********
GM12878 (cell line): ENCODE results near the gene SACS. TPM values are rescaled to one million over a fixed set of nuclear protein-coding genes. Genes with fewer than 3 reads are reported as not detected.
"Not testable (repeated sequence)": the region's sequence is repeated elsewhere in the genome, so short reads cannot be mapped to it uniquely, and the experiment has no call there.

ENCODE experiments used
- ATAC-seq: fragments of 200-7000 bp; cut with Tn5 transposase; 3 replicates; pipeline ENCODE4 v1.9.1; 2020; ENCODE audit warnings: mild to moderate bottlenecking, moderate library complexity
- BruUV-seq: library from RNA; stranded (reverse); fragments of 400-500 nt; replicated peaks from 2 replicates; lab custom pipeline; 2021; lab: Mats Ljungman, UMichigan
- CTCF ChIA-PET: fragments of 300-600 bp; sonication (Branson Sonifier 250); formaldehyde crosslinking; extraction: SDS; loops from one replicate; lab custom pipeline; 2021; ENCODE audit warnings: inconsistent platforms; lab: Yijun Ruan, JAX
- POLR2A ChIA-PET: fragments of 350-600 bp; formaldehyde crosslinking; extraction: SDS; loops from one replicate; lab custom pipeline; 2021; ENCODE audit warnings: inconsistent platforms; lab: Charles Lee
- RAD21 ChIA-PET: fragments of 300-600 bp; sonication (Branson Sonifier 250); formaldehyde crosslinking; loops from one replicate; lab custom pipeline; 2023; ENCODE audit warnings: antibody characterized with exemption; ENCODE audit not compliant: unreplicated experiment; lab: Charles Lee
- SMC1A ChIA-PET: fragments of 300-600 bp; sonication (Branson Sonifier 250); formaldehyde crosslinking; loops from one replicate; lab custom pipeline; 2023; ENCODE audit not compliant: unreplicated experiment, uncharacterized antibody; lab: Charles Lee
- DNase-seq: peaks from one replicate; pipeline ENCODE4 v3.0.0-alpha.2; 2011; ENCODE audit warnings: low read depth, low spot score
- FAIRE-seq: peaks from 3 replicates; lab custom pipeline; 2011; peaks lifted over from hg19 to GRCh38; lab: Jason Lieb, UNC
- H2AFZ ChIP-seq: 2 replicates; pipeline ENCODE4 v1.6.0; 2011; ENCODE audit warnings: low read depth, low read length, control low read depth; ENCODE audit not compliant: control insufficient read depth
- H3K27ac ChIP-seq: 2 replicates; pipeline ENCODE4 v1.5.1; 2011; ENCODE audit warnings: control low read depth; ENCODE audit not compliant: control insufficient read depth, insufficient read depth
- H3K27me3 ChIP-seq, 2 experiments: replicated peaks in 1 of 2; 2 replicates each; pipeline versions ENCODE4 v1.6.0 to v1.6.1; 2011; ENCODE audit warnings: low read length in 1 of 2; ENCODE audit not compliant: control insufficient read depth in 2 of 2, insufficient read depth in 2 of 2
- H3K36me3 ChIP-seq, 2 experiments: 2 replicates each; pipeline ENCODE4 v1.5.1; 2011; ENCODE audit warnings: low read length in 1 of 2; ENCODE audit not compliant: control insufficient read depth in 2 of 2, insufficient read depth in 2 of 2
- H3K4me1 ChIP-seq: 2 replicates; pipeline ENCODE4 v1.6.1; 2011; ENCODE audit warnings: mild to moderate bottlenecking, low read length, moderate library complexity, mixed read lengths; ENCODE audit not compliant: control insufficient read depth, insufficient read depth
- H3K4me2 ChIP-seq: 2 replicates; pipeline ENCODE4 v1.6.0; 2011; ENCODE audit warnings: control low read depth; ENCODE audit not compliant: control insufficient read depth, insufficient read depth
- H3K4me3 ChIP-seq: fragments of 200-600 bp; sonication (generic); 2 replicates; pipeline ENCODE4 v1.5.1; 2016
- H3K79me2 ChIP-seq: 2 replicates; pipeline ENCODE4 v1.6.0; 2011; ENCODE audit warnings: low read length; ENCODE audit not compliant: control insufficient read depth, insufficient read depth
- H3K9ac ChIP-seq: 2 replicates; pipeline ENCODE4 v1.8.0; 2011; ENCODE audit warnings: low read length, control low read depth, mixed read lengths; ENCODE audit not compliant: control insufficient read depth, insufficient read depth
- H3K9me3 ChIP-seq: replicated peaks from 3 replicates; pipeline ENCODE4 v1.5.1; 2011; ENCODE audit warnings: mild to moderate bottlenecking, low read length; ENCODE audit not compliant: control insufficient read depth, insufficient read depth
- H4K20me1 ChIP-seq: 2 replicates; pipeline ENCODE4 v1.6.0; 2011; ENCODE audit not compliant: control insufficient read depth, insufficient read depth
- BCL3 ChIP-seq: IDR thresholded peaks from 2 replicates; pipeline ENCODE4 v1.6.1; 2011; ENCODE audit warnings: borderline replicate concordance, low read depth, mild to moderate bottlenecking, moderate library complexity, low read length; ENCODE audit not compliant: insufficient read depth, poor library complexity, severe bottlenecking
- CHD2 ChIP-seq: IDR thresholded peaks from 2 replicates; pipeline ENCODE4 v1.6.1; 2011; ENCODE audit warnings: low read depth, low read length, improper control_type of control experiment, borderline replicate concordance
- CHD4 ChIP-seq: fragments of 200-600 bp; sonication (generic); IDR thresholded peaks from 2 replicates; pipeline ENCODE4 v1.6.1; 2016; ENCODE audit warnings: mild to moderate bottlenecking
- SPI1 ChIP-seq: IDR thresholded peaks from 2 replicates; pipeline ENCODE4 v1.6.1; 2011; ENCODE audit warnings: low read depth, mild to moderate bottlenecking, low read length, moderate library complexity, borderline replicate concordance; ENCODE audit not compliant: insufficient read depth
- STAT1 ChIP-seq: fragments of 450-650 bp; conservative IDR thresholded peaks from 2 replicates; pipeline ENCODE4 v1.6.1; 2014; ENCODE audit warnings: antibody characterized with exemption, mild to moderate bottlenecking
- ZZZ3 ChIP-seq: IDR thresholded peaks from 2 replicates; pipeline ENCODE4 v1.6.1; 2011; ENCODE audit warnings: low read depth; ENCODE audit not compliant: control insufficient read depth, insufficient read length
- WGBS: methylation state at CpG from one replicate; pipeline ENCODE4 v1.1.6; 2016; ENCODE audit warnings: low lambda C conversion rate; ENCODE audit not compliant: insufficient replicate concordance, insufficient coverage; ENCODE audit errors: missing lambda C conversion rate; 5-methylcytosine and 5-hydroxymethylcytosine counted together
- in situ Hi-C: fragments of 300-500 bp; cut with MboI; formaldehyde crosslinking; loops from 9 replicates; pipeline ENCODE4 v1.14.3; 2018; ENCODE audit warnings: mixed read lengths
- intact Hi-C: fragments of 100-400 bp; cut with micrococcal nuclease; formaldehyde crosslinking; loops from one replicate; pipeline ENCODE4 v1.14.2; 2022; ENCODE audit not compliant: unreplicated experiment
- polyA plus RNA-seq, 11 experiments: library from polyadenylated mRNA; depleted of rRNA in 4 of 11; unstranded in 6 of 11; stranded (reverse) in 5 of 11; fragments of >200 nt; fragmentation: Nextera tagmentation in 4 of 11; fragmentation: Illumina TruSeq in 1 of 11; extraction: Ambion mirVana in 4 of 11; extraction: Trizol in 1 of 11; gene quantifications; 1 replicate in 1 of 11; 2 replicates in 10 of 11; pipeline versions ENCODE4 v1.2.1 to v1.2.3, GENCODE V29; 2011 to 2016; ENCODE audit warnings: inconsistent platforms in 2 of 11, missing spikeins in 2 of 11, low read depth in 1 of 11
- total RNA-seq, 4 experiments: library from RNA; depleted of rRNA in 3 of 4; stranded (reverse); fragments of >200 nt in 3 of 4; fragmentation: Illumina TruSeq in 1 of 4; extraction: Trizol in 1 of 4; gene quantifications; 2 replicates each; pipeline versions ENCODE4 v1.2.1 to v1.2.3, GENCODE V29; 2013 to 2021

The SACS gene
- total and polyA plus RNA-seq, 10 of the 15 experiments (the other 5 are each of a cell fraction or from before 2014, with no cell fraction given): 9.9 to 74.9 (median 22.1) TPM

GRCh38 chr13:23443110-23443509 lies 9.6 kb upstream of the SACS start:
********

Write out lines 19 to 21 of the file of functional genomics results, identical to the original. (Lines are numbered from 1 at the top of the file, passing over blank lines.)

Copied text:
- H3K79me2 ChIP-seq: 2 replicates; pipeline ENCODE4 v1.6.0; 2011; ENCODE audit warnings: low read length; ENCODE audit not compliant: control insufficient read depth, insufficient read depth
- H3K9ac ChIP-seq: 2 replicates; pipeline ENCODE4 v1.8.0; 2011; ENCODE audit warnings: low read length, control low read depth, mixed read lengths; ENCODE audit not compliant: control insufficient read depth, insufficient read depth
- H3K9me3 ChIP-seq: replicated peaks from 3 replicates; pipeline ENCODE4 v1.5.1; 2011; ENCODE audit warnings: mild to moderate bottlenecking, low read length; ENCODE audit not compliant: control insufficient read depth, insufficient read depth